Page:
It is harvest time for many communities in America, which just happens to coincide with many a celebrated day in the upcoming months. Translation: food, and lots of it (for many fortunate people). Although ingredients for dishes greatly vary among culinary cultures, there is one humble vegetable that remains steadfast in its appeal to all, the onion. In the spirit of community, State of the Re:Union intern Melissa Lee shares her story of how this mighty bulb veggie continues to work its delicious magic to bring a community together.
My summer kicked off with a twenty five pound bag of onions. I really only wanted ten, but I was talked into the bigger bag. These weren’t just any onions, Sean, the onion grower, told me. They were Walla Walla sweets, famous for being “so sweet you can eat them like an apple.” They are, in fact, the official Washington State vegetable, signed into law in 2007. Maybe you’ve heard of them.
Onions run deep here in the Walla Walla valley. Onion growers can trace their roots back to the late 1800s when the sweet onion seed was brought from the Island of Corsica to Walla Walla by a Peter Pieri, a French soldier. The crop was cultivated by generations of Italian immigrant farmers, choosing the best from each crop to develop the next. It is the low sulfur content in the onions, as well as Walla Walla’s mild climate and rich volcanic soil that causes the sweetness. Sean’s family is one of about 30 onion growers in the Walla Walla valley, with farms ranging from two to three hundred acres, to those that are only half an acre in size.
“It’s always been part of this community. We have our wines and our colleges, but the onions were here first. And that was from back in the day when families lived off of their gardens. They called them truck gardeners back then,” said Kathy Fry-Trommald, director of marketing of the Walla Walla Sweet Onion Committee.
When it’s sweet onion season from mid-June to mid-September, little roadside onion stands like Sean’s pop up all over Walla Walla. These are usually the old-family growers, the ones that have been farming sweet onions for three or four generations. And it is not only the stands that indicate that onion harvesting has begun – it’s a community affair, culminating in the Sweet Onion Festival. Originating from the early days when farmers would help each other harvest, celebrating once they were finished, the festival eventually became an institution.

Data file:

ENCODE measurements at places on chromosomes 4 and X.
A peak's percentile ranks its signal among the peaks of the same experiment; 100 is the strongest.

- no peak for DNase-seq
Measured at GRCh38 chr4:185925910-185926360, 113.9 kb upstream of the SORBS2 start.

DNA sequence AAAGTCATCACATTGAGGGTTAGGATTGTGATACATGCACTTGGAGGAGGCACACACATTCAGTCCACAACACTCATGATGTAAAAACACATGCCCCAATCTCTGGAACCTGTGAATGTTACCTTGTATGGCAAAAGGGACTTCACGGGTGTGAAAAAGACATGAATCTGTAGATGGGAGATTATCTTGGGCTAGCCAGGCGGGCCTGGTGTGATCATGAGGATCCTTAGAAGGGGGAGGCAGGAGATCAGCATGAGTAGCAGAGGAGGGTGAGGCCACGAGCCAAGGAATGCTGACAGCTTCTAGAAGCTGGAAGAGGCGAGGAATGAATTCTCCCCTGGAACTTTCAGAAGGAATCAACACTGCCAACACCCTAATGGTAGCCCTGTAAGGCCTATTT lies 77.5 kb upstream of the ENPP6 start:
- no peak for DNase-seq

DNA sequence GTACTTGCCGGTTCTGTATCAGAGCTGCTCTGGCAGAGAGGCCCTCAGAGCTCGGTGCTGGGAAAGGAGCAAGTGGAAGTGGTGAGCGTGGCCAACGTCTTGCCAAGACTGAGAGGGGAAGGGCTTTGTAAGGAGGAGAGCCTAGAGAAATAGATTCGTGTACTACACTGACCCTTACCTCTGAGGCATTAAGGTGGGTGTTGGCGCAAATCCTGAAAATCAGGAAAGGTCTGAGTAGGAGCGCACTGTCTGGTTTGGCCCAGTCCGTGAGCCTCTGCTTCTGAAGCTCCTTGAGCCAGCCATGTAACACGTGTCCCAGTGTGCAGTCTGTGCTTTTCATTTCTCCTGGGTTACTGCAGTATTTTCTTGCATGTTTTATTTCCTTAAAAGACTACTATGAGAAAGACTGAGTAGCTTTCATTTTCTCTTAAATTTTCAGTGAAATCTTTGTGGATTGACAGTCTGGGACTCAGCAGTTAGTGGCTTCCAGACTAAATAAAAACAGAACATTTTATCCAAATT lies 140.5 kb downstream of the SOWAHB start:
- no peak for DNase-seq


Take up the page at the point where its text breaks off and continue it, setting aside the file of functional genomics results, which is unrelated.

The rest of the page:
“Some of the older guys that I know remember as young kids how the families would all get together and help each other out. It was a big job, a huge job, so that was the way things were done,” said Fry-Trommald. “I think there has always been a harvest celebration once the work was done.”
This community celebration has become an official annual event; this summer’s being the 27th, though that’s just 27 since they’ve been counting. Hosting from 5,000 – 10,000 people over the weekend, vendors fill the streets with everything from onion mustard to caramel covered onions to little stuffed versions of “Sweety”, the sweet onion mascot.
Bands play on the street and chefs give demonstrations on the numerous options for preparing sweet onions. Next year’s festival may reinstate some older traditions – like producer competitions – offering a platform for farmers to show off their biggest, most pristine onions and pack houses to display boxes of extraordinarily well-packed onions. And should the trivia contest come back as well, here’s a fact to give you a leg up on the competition: On average, 32,500 pounds of onions are harvested from one acre of land.
As I spoke with Sean at his family’s roadside stand, he told me his family has been in the onion business for three generations. They invented the strain of onions that they were selling. In fact, every family has their own strain; each onion has its own family name. Literature on the sweet onions points out that growers are not just “raising sweet onions, but cultivating a tradition.” And I can see that in the pride Sean takes in his family’s onions, to the way it still brings people out to the streets when it’s sweet onion time. Sean also gave me a few tips about onions. Try placing an onion in each corner of the cellar to keep mice away and keeping a slice of lemon in your mouth while cutting an onion to keep the tears from falling.
Here in Walla Walla, onions aren’t only something you eat, they are a part of the history of the place; part of what created the community that it is today. Here onions are something to celebrate and are part of a tradition that brings people together. As a new-comer to Walla Walla, I was glad to get to know a little more about the place through this wondrous little piece of produce, and as the cold winter approaches, all I need to do is get out some of my remaining onions to bring a little of the sweetness of summer back.
This is the season of traditions. Some will continue on, while others will begin anew. What are some ways that you will celebrate community in the upcoming weeks? What unique item or quirky tradition represents the community you call home?